It’s 1941. Frankie Bard, a rare female radio personality, reports from London every night on the state of the burgeoning war in Europe, trying desperately to convince Americans that the time has come to intervene and stop Germany. In Franklin, Massachusetts, both Emma Fitch, the doctor’s new wife, and Iris James, the town’s postmistress, listen to Frankie from the comfort of a small town in Cape Cod. But the war can’t stay out forever and these three women will find their lives intertwined as the question of who delivers the news becomes paramount in all of their lives.
I’ve heard a lot of hype lately about The Postmistress. It seems that everyone who reads it enjoys it. I’m not an exception – I didn’t love it, but I did enjoy reading this. It’s a smooth read, very well-written, with some fantastic imagery. I loved in particular Frankie’s radio stints. I could almost hear her voice in my head, especially when the other characters described how she sounded – like she was smiling, or if she sounded tired or angry. I almost never listen to the radio personally, but it always strikes me as an essential part of twentieth-century history.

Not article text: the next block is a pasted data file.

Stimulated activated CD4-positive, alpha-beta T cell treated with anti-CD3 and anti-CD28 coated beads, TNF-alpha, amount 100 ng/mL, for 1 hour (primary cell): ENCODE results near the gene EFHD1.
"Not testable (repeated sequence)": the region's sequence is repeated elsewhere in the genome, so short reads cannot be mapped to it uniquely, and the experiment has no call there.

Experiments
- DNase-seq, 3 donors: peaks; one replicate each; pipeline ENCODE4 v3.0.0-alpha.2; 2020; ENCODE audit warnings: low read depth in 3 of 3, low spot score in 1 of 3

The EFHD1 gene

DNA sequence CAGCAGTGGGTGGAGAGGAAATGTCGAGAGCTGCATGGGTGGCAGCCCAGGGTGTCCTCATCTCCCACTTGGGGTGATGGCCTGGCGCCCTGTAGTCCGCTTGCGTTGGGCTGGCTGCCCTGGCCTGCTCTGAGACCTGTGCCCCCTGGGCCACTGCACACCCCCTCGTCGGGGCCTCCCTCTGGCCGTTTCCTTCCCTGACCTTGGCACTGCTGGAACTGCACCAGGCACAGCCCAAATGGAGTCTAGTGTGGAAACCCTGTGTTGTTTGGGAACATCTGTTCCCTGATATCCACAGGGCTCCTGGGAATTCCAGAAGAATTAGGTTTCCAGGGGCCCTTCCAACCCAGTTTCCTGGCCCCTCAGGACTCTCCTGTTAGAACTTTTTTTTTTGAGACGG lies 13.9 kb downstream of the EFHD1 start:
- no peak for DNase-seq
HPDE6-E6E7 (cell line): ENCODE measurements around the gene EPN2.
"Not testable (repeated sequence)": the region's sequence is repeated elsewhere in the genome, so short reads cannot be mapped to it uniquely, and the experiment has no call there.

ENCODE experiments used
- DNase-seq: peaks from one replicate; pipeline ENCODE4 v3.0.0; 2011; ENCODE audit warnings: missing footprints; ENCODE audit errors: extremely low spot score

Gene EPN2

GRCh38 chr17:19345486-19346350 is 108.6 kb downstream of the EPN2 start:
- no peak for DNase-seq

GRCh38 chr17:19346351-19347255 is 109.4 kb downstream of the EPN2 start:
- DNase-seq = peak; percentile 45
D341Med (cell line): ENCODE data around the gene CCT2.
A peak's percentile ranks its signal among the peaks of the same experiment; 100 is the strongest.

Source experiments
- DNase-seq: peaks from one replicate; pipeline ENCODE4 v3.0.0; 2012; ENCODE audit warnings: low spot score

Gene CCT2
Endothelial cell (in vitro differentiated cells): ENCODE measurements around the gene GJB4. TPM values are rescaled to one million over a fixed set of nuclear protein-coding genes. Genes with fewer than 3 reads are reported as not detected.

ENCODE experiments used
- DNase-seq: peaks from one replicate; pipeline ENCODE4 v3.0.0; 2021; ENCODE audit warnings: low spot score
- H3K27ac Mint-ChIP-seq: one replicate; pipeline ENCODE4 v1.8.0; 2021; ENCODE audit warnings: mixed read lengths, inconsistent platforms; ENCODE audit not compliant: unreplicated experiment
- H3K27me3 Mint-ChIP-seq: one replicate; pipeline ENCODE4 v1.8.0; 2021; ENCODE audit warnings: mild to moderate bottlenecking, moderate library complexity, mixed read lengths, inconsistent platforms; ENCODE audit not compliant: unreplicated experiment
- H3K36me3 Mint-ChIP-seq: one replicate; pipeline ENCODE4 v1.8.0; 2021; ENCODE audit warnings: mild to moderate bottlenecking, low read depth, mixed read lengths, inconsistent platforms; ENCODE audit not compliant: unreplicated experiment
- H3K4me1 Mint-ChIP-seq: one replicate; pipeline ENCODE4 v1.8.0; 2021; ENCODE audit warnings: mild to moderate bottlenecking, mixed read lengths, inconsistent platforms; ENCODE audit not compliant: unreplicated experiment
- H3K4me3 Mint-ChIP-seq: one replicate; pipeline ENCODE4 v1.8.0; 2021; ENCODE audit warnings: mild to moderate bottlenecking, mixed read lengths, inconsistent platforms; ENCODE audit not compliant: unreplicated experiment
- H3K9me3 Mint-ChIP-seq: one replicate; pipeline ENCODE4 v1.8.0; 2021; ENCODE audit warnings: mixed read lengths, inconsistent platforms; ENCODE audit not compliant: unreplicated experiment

In fact all around Frankie was my favorite, but I also appreciated the contrast between war-time Europe and sleepy Cape Cod. It seemed amazing to me – as it did to Frankie – that throughout so many European countries people were regularly exiled from their homes, shipped off to concentration camps, or trapped in hiding while Americans did nothing even though they knew precisely what was happening. The contrast seemed strikingly relevant to the present day as well, where there are plenty of war-torn countries while we sit comfortably in our homes and hardly ever have to worry about our safety when we go to the grocery store. I have no solutions, but the book certainly brings up plenty of questions that are still relevant to our lives.
For some reason, though, this never became a book I loved. Maybe because of the ending, which I found a little on the unnecessary side, or maybe just because the whole book was full of secrets. I know others feel more strongly about it than I do, but I don’t think it’s one I’ll need to revisit. I’d probably still recommend The Postmistress to someone looking for fiction about the Second World War with a female focus.
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